Democrats are increasingly frustrated at President Joe Biden for failing to name anyone to serve on the Federal Communications Commission for nearly nine months, a historic delay that could soon put Republicans in the majority at the agency and place Biden’s broadband goals at risk, Politico reported on Wednesday.
Congressional Democrats are upset that so much time has already been wasted to achieve such priorities as reinstating net neutrality rules and demanding greater transparency on internet billing, especially since there are now few legislative days remaining this year for even confirming any nominees Biden might offer.
No previous president has waited this long to name a chair of the five-member body. Biden’s inaction contrasts sharply to former President Donald Trump, who named Ajit Pai as his FCC chair just three days after being sworn in. The commission’s Republicans were already rolling back net neutrality by December 2017, just 11 months after Trump took office.
New Mexico Democrat Sen. Ben Ray Luján, who chairs the Senate Commerce Subcommittee on Communications, Media and Broadband, told Politico that “there’s no good excuse” for the delay, adding that “I’m absolutely fearful that what the administration is setting up is a 2-1 Republican majority FCC under a Democratic administration. That is unacceptable.”
Luján and 24 other Democrat caucus members last month urged Biden to name the agency’s acting chair, Jessica Rosenworcel, as permanent head.
The five-member agency is already short one Democrat, leaving the parties in a 2-2 split. Compounding problems for the Democrats is that Rosenworcel’s term on the commission lapsed in June 2020, which means she must leave at the end of this year unless Biden nominates her and the Senate confirms her to a new five-year term.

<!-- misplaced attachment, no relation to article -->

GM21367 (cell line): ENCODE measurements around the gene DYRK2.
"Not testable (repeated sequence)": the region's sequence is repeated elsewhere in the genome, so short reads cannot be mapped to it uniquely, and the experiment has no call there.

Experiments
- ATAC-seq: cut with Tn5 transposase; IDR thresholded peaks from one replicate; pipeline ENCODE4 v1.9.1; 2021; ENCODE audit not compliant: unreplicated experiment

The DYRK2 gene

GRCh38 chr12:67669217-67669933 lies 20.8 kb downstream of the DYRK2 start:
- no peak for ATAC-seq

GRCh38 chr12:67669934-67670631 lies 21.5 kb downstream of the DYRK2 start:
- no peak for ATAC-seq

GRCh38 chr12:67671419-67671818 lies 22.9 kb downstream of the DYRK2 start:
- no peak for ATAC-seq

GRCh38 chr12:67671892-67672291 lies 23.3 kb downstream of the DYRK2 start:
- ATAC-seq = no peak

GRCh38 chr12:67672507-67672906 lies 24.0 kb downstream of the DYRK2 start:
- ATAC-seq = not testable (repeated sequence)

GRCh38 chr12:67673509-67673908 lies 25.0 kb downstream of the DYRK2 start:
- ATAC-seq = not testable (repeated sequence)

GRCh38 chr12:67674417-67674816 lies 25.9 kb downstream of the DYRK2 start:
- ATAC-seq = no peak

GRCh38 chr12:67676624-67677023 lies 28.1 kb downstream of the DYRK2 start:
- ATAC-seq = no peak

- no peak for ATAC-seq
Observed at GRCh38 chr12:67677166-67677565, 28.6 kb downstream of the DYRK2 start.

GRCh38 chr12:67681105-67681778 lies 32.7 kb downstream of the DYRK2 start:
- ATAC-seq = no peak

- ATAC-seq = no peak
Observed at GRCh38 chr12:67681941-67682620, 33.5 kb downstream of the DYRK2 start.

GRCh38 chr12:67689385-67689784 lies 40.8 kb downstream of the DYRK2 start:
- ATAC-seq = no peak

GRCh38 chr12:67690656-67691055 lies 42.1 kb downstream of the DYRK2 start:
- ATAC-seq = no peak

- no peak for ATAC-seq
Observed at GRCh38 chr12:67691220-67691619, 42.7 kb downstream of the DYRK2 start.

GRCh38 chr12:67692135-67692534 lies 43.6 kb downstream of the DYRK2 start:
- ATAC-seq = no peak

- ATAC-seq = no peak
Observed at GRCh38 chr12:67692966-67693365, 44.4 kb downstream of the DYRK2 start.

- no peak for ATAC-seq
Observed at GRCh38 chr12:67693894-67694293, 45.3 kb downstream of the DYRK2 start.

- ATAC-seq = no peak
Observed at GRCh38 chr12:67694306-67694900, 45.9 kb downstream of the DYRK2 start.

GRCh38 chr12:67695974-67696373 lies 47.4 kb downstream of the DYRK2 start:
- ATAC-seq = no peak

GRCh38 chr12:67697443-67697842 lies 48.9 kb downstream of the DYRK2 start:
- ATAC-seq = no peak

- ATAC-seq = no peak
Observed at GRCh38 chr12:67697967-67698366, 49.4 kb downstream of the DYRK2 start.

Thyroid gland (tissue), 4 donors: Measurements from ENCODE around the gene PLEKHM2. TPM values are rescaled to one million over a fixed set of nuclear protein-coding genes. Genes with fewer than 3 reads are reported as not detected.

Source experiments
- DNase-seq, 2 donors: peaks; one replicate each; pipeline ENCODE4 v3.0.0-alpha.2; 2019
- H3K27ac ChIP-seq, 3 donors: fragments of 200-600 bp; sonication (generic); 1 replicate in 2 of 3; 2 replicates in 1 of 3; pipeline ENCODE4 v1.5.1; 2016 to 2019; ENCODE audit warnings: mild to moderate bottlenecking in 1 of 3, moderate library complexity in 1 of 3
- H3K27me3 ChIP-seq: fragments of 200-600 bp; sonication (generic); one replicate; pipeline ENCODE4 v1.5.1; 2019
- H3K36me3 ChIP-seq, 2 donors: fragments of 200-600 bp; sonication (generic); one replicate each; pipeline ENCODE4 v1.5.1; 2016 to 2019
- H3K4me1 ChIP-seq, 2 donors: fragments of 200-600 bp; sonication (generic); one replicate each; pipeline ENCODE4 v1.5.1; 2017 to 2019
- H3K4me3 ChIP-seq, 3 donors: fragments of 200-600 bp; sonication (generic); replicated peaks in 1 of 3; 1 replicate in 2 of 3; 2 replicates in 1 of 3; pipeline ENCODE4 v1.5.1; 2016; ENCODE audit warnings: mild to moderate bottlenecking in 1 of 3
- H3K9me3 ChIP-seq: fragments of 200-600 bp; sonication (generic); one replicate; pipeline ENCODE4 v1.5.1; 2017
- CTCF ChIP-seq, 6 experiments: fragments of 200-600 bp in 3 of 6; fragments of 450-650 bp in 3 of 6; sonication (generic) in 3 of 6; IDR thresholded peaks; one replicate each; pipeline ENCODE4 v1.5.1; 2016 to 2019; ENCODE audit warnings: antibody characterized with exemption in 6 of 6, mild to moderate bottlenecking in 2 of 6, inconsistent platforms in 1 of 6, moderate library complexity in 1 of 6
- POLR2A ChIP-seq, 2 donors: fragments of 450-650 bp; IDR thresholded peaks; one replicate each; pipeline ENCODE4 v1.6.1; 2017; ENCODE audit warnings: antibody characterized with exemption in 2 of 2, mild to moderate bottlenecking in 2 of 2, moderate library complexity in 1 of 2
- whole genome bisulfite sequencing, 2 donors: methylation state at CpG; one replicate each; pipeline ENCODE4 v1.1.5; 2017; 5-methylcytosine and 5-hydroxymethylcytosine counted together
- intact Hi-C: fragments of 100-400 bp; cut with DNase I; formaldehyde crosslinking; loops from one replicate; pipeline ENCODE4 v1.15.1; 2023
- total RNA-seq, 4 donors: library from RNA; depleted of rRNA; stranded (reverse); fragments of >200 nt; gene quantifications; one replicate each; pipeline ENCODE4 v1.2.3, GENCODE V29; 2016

If Rosenworcel departs without a replacement, junior Democratic Commissioner Geoffrey Starks would become acting chair, but he would also need GOP support to advance anything, since the FCC’s two Republicans could outvote him.
“My guess is they’re probably vetting some names,” Senate Commerce Chair Maria Cantwell said of the White House.
Rosenworcel, who was named by Biden as the agency’s interim chief in January, has led eight FCC open meetings, all of them without a Democrat majority.
Although this has led to an inability to push Democrat priorities, the FCC during this time has still been active, taking such bipartisan actions as setting up billions of dollars’ worth of pandemic aid connectivity programs and launching a subsidy program to help rural wireless carriers rip controversial Huawei and ZTE equipment from their networks.
Left-leaning agency observers say it would be a no-brainer to name Rosenworcel.
“I’m super frustrated,” said University of Virginia professor Christopher Ali, who researches broadband. “I feel that she is trying to lead an agency with both hands and both feet tied behind her legs because she can’t really get anything done.” He added that “the fact that the Biden administration hasn’t done this, when broadband is such a massive priority for them, is vexing.”
Republicans, who see the status quo as an unexpected gift and hope they can keep delaying partisan fights that would probably override their views, have praised what they view as a productive bipartisan agenda under Rosenworcel’s 2-2 split.